When efforts to prolong the life of a beloved pet serve only to prolong death, euthanasia (Greek for "good death") should be considered. Veterinarians have the means and training to put animals which are beyond treatment and recovery to sleep humanely. While the services of a veterinarian should be one's first choice, some pet owners, for a variety of reasons, are choosing not to take their dying pets to a veterinarian: The services of a vet may not be available when they are needed; transporting the pet to the vet might be too disturbing, causing fear and discomfort in the pet's final hours; cost may be an issue. For whatever reason, some pet owners are attempting at-home euthanasia with varying results. The following information is offered, as a public service, to help these pet owners succeed, and not, by mistake or ignorance, add to their pet's suffering by using questionable, untested, or ill-considered methods such as using engine exhaust fumes.
Of those methods for euthanasia approved by the American Veterinary Medical Association (AVMA) 1, the only method that could be used safely at home involves the use of carbon dioxide. Carbon dioxide (CO2) is heavier than air and nearly odorless. In low concentrations (7.5%) it is an analgesic (pain reliever), and at medium concentrations (30%-40%) it can be used as an anesthetic, causing rapid loss of consciousness without struggling, distress, or excitation. 3 At high concentrations (>80%) CO2 causes quick death. High concentrations, however, painfully irritate eyes and the respiratory tract, so it is important to first induce an analgesic effect, then bring about deep anesthesia (within 1 to 2 minutes) before exposing the animal to high concentrations. Because the AVMA believes that the flow of CO2 can be regulated adequately only by using compressed CO2, only the use of CO2 cylinders is approved. The following method, being adapted for home use, does not require the use of compressed gas cylinders. The AVMA Panel on Euthanasia has not been asked to approve the following method, and no approval is implied. The author is satisfied that the method is sound and readers should judge for themselves.
The AVMA approves the use of CO2 for euthanasia in most small animals including amphibians, birds, reptiles, rodents, and other small mammals weighing less than two pounds (1 kg). Some amphibians and reptiles, however, may breathe too slowly or be able to hold their breath for long periods of time making other methods of euthanasia preferable. Also some burrowing and diving animals (such as some species of rabbit and marine mammals) have prolonged survival times when exposed to CO2. Also excluded from AVMA approval would be all cats and dogs, even small ones. The following method has been tested only on rodents.
Making Carbon Dioxide
You may have had occasion to mix vinegar (5% acetic acid) and baking soda (NaHCO3) together and see all the bubbles produced. The bubbles are carbon dioxide gas, and 1 gram of baking soda reacts with 15 ml of vinegar (or other 5% acid) to produce 291 cc of CO2. In kitchen measurement terms, 1 cup of vinegar reacts with 1.2 tablespoons (3.6 tsp.) of baking soda to produce 1.2 gallons of CO2, or one gallon of vinegar would react with 1.25 cups of baking soda to produce 20 gallons of CO2. Both white vinegar and baking soda are inexpensive, and using more baking soda than the minimum amount given above does no harm.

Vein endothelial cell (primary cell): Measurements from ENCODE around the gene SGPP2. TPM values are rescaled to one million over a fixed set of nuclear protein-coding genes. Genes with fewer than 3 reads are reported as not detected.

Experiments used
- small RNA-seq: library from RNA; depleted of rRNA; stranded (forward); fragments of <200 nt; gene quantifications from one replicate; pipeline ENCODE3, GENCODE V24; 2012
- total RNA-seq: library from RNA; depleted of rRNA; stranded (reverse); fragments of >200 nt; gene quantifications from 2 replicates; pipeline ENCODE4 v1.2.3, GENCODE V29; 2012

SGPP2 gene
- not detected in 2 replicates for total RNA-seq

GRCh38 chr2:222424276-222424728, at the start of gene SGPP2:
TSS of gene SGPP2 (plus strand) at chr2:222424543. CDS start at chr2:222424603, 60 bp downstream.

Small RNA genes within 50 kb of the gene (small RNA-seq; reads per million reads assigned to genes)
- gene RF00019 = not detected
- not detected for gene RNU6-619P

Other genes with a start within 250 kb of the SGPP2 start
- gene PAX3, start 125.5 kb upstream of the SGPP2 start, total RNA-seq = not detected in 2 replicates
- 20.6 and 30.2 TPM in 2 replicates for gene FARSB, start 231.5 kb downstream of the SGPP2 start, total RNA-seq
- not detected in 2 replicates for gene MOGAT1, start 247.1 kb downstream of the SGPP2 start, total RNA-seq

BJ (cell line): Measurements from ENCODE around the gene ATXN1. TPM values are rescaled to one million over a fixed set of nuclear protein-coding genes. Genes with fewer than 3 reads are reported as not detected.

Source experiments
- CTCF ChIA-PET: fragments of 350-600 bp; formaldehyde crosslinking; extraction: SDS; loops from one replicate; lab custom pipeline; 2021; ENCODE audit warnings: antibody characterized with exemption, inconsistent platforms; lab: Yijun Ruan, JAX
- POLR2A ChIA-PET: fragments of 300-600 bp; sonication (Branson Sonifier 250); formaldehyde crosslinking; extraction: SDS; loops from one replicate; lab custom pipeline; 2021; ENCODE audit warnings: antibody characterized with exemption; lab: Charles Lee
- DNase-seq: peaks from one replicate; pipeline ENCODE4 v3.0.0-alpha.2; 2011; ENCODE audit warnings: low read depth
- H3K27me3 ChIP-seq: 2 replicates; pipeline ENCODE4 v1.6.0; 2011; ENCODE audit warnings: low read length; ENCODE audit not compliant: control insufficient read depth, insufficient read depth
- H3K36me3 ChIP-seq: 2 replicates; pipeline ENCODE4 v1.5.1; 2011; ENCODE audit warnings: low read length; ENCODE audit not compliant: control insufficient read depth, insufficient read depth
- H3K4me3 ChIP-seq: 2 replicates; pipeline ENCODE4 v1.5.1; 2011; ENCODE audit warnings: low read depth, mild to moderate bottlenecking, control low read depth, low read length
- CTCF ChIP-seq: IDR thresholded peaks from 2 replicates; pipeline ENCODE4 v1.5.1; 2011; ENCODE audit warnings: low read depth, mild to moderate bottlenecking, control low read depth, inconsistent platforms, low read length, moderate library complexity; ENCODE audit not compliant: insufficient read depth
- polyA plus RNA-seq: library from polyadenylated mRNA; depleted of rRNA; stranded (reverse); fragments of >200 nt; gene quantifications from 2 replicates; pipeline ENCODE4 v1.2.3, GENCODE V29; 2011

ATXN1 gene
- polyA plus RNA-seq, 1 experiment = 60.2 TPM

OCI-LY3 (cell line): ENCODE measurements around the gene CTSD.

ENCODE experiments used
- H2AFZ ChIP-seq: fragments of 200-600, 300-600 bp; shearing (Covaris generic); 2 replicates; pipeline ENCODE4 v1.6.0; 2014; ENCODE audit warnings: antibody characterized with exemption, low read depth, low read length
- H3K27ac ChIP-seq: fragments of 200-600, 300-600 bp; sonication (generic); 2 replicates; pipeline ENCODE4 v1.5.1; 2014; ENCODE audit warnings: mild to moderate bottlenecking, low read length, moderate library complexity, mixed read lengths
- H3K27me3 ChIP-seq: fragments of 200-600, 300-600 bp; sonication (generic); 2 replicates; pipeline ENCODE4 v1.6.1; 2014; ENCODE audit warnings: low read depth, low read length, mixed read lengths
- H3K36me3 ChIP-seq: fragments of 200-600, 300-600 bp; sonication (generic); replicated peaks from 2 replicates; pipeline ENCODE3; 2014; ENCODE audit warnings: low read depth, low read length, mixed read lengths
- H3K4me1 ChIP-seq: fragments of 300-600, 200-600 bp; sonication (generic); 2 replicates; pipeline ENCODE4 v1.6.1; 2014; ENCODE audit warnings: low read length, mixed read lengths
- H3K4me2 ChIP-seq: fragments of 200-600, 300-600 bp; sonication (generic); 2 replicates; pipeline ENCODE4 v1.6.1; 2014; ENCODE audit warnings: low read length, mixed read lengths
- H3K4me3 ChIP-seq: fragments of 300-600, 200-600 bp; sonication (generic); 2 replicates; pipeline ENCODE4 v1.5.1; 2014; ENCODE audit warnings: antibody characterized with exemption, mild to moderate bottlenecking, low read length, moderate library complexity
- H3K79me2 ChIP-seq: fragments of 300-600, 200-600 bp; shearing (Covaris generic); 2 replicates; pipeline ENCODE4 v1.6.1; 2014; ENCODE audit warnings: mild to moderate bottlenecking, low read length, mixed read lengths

You might want to expose the animal to the smell of vinegar to see if the odor is distressing or not. Rodents seem to like the smell. If the pet has a strong negative reaction, you might consider using muriatic acid (HCl) or swimming pool acid. These acids are concentrated and potentially hazardous, so be sure to determine their concentration and dilute them to make a 5% solution first (add acid to water, never add water to concentrated acid). If you are at all uncomfortable handling or diluting acid, just use the white vinegar. The CO2 that is produced may or may not have a significant vinegar smell. The vinegar odor question is probably a non-issue, but just in case there is an odor that the animal might react to, you should put some vinegar in the euthanasia chamber so the animal gets used to the smell before the CO2 is introduced.
The Carbon Dioxide Chamber
It is best to react the baking soda and acid in a separate container, directing the CO2 through a hose and into the euthanasia chamber, because there is a possibility that the fizzing sound of the reaction might frighten the animal. The simplest chamber is a plastic bag about 1 gallon in size. Put 3 tablespoons of baking soda into the bottom of the bag. Use a 2-cup measuring cup or a 16 oz glass and secure a 3-foot piece of 1/2 inch hose (vinyl hose is sold by the foot in most hardware stores, or a section of garden hose could be used) to the outside of the cup or glass near the top with a rubber band or tape.
Fill the cup or glass with 2-cups of vinegar, and set it in the bag on top of the baking soda. Pull the excess plastic up and wrap it tightly around the hose, securing it with a wire twist tie. Make sure you don't spill any of the vinegar.